News Alert: CMS Unveils Regulatory Changes for Nursing Homes in Wake of Soaring COVID Death Toll  

The CARES Act included provisions mandating reporting of test results.

Federal officials announced a set of sweeping regulatory changes for nursing homes nationwide this week, an expected move considering the disproportionate impact the continuing COVID-19 pandemic has had on such facilities since its onset earlier this year.

The Centers for Medicare & Medicaid Services (CMS) announced via a press release that it is now requiring nursing homes to test staff and offer testing to residents, with facilities using point-of-care testing devices being further required to report diagnostic test results, as required by the Coronavirus Aid, Relief, and Economic Security (CARES) Act. The new rules also will require hospitals to provide COVID-19 cases and related data to the U.S. Department of Health and Human Services (HHS).

“These new rules represent a dramatic acceleration of our efforts to track and control the spread of COVID-19,” CMS Administrator Seema Verma said in a statement. “Reporting of test results and other data are vitally important tools for controlling the spread of the virus, and give providers on the front lines what they need to fight it.”

Media outlets earlier this summer estimated that residents of nursing homes accounted for 40-45 percent of COVID-related deaths nationwide, with states in the Northeast being hit particularly hard. Nursing homes number about 15,600 in the U.S., caring for 1.3 million residents in all, according to 2016 figures compiled and published by the National Center for Health Statistics.

Among the regulatory changes CMS announced was also the revision of its infection-control regulations for long-term care facilities. In April, the agency noted, governors across the country were called upon to create a testing plan for their nursing homes, provide new payment for collection of lab samples in nursing homes, and increase payment for certain tests. In May, CMS provided reopening recommendations to nursing homes and states that called for baseline testing of all residents and staff, and routine testing of staff.

“From the beginning of this pandemic, President Trump has worked tirelessly to protect our vulnerable elderly in nursing homes. The provisions in today’s rule on nursing homes represent his expectation that CMS pull every available regulatory lever to maximize nursing home residents’ safety and quality of life,” Verma added. “These Americans and their families, who have already gone through so much, deserve nothing less.”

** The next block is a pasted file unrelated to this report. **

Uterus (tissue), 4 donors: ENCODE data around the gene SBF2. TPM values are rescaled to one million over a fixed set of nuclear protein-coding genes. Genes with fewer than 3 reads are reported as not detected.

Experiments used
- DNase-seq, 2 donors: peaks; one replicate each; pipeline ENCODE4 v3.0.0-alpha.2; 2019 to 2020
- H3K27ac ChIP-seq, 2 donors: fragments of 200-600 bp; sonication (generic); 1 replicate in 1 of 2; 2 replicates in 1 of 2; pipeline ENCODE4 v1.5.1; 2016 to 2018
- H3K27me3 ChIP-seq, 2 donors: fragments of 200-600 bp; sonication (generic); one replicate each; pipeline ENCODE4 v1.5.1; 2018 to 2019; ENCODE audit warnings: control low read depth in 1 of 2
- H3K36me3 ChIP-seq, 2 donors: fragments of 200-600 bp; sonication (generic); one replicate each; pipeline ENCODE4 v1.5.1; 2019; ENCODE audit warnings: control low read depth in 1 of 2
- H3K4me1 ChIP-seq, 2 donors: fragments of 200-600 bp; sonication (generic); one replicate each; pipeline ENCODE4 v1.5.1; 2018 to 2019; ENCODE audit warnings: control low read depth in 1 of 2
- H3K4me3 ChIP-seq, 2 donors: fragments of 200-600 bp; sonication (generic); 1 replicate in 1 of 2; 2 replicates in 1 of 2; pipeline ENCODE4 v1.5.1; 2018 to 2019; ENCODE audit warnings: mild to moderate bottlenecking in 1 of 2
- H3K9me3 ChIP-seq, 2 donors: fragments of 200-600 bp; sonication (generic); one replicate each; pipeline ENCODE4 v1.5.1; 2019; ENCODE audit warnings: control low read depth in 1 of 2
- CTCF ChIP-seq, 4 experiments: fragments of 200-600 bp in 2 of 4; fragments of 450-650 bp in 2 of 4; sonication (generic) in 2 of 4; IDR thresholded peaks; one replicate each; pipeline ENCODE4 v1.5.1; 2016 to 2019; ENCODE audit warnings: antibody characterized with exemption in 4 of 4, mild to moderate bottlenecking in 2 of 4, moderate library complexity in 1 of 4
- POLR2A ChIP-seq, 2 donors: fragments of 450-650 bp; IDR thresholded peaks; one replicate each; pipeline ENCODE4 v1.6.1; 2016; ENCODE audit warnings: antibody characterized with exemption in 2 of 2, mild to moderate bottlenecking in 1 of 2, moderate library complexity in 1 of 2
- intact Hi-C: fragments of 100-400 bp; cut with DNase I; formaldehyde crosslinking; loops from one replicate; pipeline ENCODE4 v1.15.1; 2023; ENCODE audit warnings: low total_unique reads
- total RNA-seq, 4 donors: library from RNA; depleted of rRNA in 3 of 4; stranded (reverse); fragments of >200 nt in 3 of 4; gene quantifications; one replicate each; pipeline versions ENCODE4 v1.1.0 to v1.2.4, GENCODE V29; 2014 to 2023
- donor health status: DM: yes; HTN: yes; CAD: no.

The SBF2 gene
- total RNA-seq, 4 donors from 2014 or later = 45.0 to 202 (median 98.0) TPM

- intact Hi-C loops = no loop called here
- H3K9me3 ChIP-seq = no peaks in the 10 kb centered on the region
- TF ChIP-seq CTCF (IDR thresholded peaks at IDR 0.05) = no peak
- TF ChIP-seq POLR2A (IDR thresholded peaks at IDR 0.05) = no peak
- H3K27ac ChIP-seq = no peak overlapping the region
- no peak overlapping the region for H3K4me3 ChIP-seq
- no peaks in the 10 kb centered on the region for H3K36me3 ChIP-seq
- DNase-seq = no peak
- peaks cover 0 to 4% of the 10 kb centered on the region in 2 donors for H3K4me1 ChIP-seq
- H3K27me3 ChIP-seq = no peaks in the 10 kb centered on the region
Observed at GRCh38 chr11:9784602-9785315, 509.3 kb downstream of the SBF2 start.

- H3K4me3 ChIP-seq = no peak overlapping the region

That recommendation for testing nursing home staffers routinely is now a requirement for participation in the Medicare and Medicaid programs under CMS’s authority through the Social Security Act. CMS said that recommendations for the frequency of staff testing will be based on the degree of community spread, to be announced shortly through guidance, that indicate a facility may be at increased risk for COVID-19 transmission.

“The Administration is holding nursing homes accountable for the testing requirement by directing surveyors to inspect nursing homes for adherence,” the CMS press release read. “Facilities that do not comply with the new requirements will be cited for non-compliance and may face enforcement sanctions based on the severity of the noncompliance, such as civil money penalties in excess of $400 per day, or over $8,000 for an instance of noncompliance.”

The new regulations will also require hospitals and critical access hospitals (CAHs) to report certain data on a daily basis, including but not limited to elements such as the number of confirmed or suspected COVID-19 positive patients, ICU beds occupied, and availability of essential supplies and equipment such as ventilators and personal protective equipment (PPE). 

Penalties for laboratories that do not report required information on a daily basis include a civil monetary penalty in the amount of $1,000 a day for the first day, and $500 for each subsequent day. Labs will also have a one-time, three-week grace period to begin reporting required test data.

Notably, CMS said it is also revising its previous policy that covered repeated COVID-19 testing for Medicare beneficiaries without practitioner orders during the PHE. The revised policy specifies that each beneficiary may receive one COVID-19 test without the order of a physician or other health practitioner, but Medicare will require such an order for all further COVID-19 tests.

“To help ensure that beneficiaries have broad access to testing, CMS is also paying for tests when ordered by a pharmacist or other healthcare professional authorized under applicable state law to order diagnostic laboratory tests,” the press release noted. “Medicare makes payment for services of pharmacists and certain other healthcare professionals only when they have an arrangement with a physician or other billing practitioner. The changes being made allow Medicare to continue to pay for these tests during the PHE when they are ordered by pharmacists and other healthcare professionals without such an arrangement.”

To view the new rule, go online to

The global COVID-19 pandemic has now reportedly sickened more than 24 million and killed more than 825,000 people worldwide, with the U.S. accounting for approximately a quarter of those figures.

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